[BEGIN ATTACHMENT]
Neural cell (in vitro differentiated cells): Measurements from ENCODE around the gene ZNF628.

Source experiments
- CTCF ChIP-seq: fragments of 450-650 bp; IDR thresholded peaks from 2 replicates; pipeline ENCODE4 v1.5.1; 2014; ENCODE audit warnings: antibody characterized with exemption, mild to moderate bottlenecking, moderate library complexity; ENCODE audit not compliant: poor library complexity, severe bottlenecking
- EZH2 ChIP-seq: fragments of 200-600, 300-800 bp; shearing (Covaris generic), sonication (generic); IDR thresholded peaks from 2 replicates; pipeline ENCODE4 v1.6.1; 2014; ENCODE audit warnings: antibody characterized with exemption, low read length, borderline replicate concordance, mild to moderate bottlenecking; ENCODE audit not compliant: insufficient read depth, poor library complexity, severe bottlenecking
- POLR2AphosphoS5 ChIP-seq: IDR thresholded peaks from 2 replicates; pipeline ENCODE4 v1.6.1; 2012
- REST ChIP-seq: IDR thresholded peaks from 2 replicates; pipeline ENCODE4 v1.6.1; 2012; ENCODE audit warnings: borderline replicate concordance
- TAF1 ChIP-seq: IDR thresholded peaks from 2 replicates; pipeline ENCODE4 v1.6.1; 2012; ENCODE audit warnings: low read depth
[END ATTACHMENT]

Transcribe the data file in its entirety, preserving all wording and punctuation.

Neural cell (in vitro differentiated cells): Measurements from ENCODE around the gene ZNF628.

Source experiments
- CTCF ChIP-seq: fragments of 450-650 bp; IDR thresholded peaks from 2 replicates; pipeline ENCODE4 v1.5.1; 2014; ENCODE audit warnings: antibody characterized with exemption, mild to moderate bottlenecking, moderate library complexity; ENCODE audit not compliant: poor library complexity, severe bottlenecking
- EZH2 ChIP-seq: fragments of 200-600, 300-800 bp; shearing (Covaris generic), sonication (generic); IDR thresholded peaks from 2 replicates; pipeline ENCODE4 v1.6.1; 2014; ENCODE audit warnings: antibody characterized with exemption, low read length, borderline replicate concordance, mild to moderate bottlenecking; ENCODE audit not compliant: insufficient read depth, poor library complexity, severe bottlenecking
- POLR2AphosphoS5 ChIP-seq: IDR thresholded peaks from 2 replicates; pipeline ENCODE4 v1.6.1; 2012
- REST ChIP-seq: IDR thresholded peaks from 2 replicates; pipeline ENCODE4 v1.6.1; 2012; ENCODE audit warnings: borderline replicate concordance
- TAF1 ChIP-seq: IDR thresholded peaks from 2 replicates; pipeline ENCODE4 v1.6.1; 2012; ENCODE audit warnings: low read depth